Aside from the live bands, there are a number of entertainment activities set up on the festival grounds. These activities are open to any and all people attending the Project Pabst festival.

PBRcade[edit]

In an attempt to emulate the bar-like atmosphere in which Pabst has built their empire, a small bar is set up on the festival grounds for attendees to take a break in. The bar houses pinball machines, arcade games, and local music. All games are completely free to play.[14]

Pabst VANdalism[edit]

The Pabst Van is set up on the festival premises and is treated as a communal art piece. Festival attendees are encouraged to use spray paint to decorate the van in whatever manner they please.[15]

Pabst Wax[edit]

In this small recording booth, attendees can jump in and create their own music. These recording are then cut directly into vinyl and people can walk away with their own record demo.[16]

#NoMoFoMo[edit]

This booth stands for No More Fear of Missing Out. In it, there is a live DJ booth set up where festival attendees can watch and listen to performances as well as connect with social media.[17] This booth is sponsored by StubHub.[18]

Food[edit]

Local food vendors at the festival include: Atlas Pizza, Boke Bowl, Fifty Licks Ice Cream, Olympic Provisions and Slowburger.[19]

Reception[edit]

Project Pabst was received well amongst fans and deemed a complete success in the eyes of Pabst Brewing Company.[2] Despite temperatures around 100 degrees for the 2015 edition, 15,000 fans attended over the two-day festival. Weezer, Against Me!, Blondie, and Run The Jewels were the biggest crowd-pleasers of the 2015 lineup.[20][21] The amount of activities to partake in throughout the festival was also a main point of praise. With the temperatures so hot, Project Pabst’s decision to allow sealed water bottles to be brought into the festival, as well as the inclusion of on-site refills, was something fans were very thankful for.[22] Especially since limiting water and inflating prices on water is something that is done often at festivals. In 2014, the average cost of a bottle of water at festivals was $4 and the average cost of a beer was $8.50.[23] 16oz Tallboys of Pabst Blue Ribbon only cost $4 at the Project Pabst,[24] which is more than you’d pay at a bar, but less than half of what most festivals would charge. Overall, it seems Project Pabst has been very successful and well received.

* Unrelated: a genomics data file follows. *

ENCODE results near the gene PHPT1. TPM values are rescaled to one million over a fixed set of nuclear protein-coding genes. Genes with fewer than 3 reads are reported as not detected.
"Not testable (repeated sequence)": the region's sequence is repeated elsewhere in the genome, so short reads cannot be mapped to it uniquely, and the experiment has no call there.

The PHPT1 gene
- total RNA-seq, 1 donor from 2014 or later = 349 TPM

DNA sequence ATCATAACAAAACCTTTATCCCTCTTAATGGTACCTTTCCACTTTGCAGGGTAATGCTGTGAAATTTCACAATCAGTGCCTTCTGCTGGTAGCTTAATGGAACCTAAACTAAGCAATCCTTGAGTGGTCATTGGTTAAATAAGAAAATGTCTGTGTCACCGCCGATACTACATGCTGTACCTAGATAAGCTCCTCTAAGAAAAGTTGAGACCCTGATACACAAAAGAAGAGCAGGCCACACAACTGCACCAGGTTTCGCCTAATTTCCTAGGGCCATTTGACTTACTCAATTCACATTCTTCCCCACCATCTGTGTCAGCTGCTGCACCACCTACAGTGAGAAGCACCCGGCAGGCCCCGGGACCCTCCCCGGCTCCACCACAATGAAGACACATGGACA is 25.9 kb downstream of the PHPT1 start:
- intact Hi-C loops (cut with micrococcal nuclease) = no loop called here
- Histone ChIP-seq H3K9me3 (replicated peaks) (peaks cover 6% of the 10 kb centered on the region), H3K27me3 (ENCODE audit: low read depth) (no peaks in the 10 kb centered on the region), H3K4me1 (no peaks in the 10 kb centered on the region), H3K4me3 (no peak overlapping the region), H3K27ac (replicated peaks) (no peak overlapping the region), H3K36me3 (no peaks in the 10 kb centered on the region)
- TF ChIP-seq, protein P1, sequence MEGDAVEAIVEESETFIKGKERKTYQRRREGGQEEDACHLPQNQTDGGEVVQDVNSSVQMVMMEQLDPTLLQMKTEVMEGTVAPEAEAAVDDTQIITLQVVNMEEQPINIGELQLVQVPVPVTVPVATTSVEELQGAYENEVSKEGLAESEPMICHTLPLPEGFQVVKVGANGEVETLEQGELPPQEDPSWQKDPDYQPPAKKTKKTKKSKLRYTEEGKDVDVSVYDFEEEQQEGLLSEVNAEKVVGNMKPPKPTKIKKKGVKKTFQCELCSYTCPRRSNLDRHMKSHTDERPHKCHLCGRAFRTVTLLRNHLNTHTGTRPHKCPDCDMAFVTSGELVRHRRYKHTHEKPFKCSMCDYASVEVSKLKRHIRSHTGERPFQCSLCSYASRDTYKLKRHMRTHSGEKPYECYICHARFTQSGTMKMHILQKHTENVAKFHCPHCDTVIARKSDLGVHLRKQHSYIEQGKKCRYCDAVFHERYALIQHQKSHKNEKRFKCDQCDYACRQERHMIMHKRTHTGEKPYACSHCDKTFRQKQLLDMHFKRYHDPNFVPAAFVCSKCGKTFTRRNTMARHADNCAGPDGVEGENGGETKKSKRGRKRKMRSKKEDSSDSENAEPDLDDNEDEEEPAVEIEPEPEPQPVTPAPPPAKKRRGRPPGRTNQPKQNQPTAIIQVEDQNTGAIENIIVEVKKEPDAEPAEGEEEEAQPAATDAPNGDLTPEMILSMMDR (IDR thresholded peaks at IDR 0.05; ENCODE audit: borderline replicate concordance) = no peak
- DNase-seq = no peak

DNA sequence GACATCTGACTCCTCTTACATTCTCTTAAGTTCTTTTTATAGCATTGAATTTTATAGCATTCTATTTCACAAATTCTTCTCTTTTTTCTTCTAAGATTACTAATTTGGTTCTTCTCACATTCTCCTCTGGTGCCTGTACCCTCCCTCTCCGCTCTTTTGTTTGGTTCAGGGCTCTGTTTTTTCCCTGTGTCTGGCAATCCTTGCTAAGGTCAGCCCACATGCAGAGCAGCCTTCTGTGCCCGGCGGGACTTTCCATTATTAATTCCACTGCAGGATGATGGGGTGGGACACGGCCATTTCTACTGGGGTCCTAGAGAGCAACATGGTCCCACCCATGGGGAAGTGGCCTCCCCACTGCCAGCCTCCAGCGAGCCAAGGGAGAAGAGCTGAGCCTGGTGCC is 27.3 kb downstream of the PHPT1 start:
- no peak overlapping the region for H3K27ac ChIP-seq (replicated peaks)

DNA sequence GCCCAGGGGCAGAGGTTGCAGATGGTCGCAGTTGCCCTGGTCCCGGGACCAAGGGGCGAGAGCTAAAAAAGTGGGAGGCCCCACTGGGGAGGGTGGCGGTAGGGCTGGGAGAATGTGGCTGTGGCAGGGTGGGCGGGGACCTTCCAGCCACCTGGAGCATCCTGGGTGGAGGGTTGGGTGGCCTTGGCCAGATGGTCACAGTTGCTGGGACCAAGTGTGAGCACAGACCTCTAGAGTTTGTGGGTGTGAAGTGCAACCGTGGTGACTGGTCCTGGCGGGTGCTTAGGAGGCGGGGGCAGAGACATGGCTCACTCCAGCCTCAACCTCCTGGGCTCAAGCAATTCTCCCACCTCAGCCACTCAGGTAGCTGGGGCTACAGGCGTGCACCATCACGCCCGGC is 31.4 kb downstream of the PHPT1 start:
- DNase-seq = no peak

Impact[edit]

Project Pabst was produced by the relatively new festival producer, Superfly. Superfly co-produced the most recent Bonnaroo and Outside Lands festivals. Pabst Brewing Company was only expecting 10,000 attendees over the two-day Project Pabst festival and instead, ended up getting 15,000. For such a small, indie brewing company, having their own festival is a big step. The festival ended up costing around 12 percent of their annual marketing budget. As a result, Pabst Brewing Company saw an increase of 25,000 cases of Pabst sold this year in the Portland market.[2]

References[edit]

  1. ^ "Project Pabst". Consequence of Sound. Retrieved 20 November 2015. 
  2. ^ a b c "Project Pabst, Superfly and the Still-Evolving Brand-Band Singularity | Billboard". Billboard. Retrieved 2015-12-07. 
  3. ^ "Project Pabst". projectpabst.com. Retrieved 2015-12-03. 
  4. ^ a b "Project Pabst, Superfly and the Still-Evolving Brand-Band Singularity | Billboard". Billboard. Retrieved 2015-12-03. 
  5. ^ "Mercury Special sections". etypeservices.com. Retrieved 2015-12-04. 
  6. ^ "History | Pabst Blue Ribbon". pabstblueribbon.com. Retrieved 2015-12-07. 
  7. ^ Walker, Rob (2003-06-22). "The Marketing of No Marketing". The New York Times. ISSN 0362-4331. Retrieved 2015-12-07. 
  8. ^ a b c d "Unicorns and Beer: A Match Made in Portland | DuetsBlog". DuetsBlog. Retrieved 2015-12-07. 
  9. ^ a b c "Project Pabst". projectpabst.com. Retrieved 2015-12-07. 
  10. ^ "Project Pabst: Pepper the Unicorn". Figure Plant. Retrieved 2015-12-07. 
  11. ^ "Project Pabst 2015: 11 things we learned at Saturday's show". OregonLive.com. Retrieved 2015-12-03. 
  12. ^ "Project Pabst Announces 2015 Lineup". Portland Mercury. Retrieved 2015-12-03. 
  13. ^ "Project Pabst". projectpabst.com. Retrieved 2015-12-03. 
  14. ^ ""Meet Me At The Unicorn" - Inside Project Pabst 2015". PretentiousPDX. Retrieved 2015-12-07. 
  15. ^ ""Meet Me At The Unicorn" - Inside Project Pabst 2015". PretentiousPDX. Retrieved 2015-12-03. 
  16. ^ "PBR IN PDX – Project Pabst Music Festival 2015 [Part 1 of 2]". Monster Fresh. Retrieved 2015-12-03. 
  17. ^ ""Meet Me At The Unicorn" - Inside Project Pabst 2015". PretentiousPDX. Retrieved 2015-12-07. 
  18. ^ "Project Pabst". projectpabst.com. Retrieved 2015-12-07. 
  19. ^ "Project Pabst". projectpabst.com. Retrieved 2015-12-03. 
  20. ^ "Project Pabst 2015 Festival Review: Top 10 Sets + Photos". Consequence of Sound. Retrieved 2015-12-07. 
  21. ^ "Project Pabst 2015: 11 things we learned at Saturday's show". OregonLive.com. Retrieved 2015-12-07. 
  22. ^ ""Meet Me At The Unicorn" - Inside Project Pabst 2015". PretentiousPDX. Retrieved 2015-12-07. 
  23. ^ Emily Hall (May 8, 2015). "See What Music Festivals Cost The Most And Make The Most Profit [video]". edm.com. Retrieved 2015-12-07. 
  24. ^ ""Meet Me At The Unicorn" - Inside Project Pabst 2015". PretentiousPDX. Retrieved 2015-12-07. 

External links[edit]